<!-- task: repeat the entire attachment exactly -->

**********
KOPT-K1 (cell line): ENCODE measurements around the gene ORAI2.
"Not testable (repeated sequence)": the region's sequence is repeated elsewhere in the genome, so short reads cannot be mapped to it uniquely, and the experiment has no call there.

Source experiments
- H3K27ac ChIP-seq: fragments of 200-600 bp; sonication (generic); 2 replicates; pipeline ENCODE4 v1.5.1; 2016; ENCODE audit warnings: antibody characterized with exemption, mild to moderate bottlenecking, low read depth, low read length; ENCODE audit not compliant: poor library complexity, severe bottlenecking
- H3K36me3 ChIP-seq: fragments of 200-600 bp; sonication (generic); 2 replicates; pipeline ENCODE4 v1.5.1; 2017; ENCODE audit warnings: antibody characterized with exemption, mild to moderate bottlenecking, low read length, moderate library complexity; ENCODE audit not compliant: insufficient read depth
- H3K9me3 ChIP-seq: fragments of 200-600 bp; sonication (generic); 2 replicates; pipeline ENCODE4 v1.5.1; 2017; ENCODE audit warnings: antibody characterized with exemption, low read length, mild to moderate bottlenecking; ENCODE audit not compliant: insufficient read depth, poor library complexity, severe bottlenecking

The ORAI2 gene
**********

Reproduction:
KOPT-K1 (cell line): ENCODE measurements around the gene ORAI2.
"Not testable (repeated sequence)": the region's sequence is repeated elsewhere in the genome, so short reads cannot be mapped to it uniquely, and the experiment has no call there.

Source experiments
- H3K27ac ChIP-seq: fragments of 200-600 bp; sonication (generic); 2 replicates; pipeline ENCODE4 v1.5.1; 2016; ENCODE audit warnings: antibody characterized with exemption, mild to moderate bottlenecking, low read depth, low read length; ENCODE audit not compliant: poor library complexity, severe bottlenecking
- H3K36me3 ChIP-seq: fragments of 200-600 bp; sonication (generic); 2 replicates; pipeline ENCODE4 v1.5.1; 2017; ENCODE audit warnings: antibody characterized with exemption, mild to moderate bottlenecking, low read length, moderate library complexity; ENCODE audit not compliant: insufficient read depth
- H3K9me3 ChIP-seq: fragments of 200-600 bp; sonication (generic); 2 replicates; pipeline ENCODE4 v1.5.1; 2017; ENCODE audit warnings: antibody characterized with exemption, low read length, mild to moderate bottlenecking; ENCODE audit not compliant: insufficient read depth, poor library complexity, severe bottlenecking

The ORAI2 gene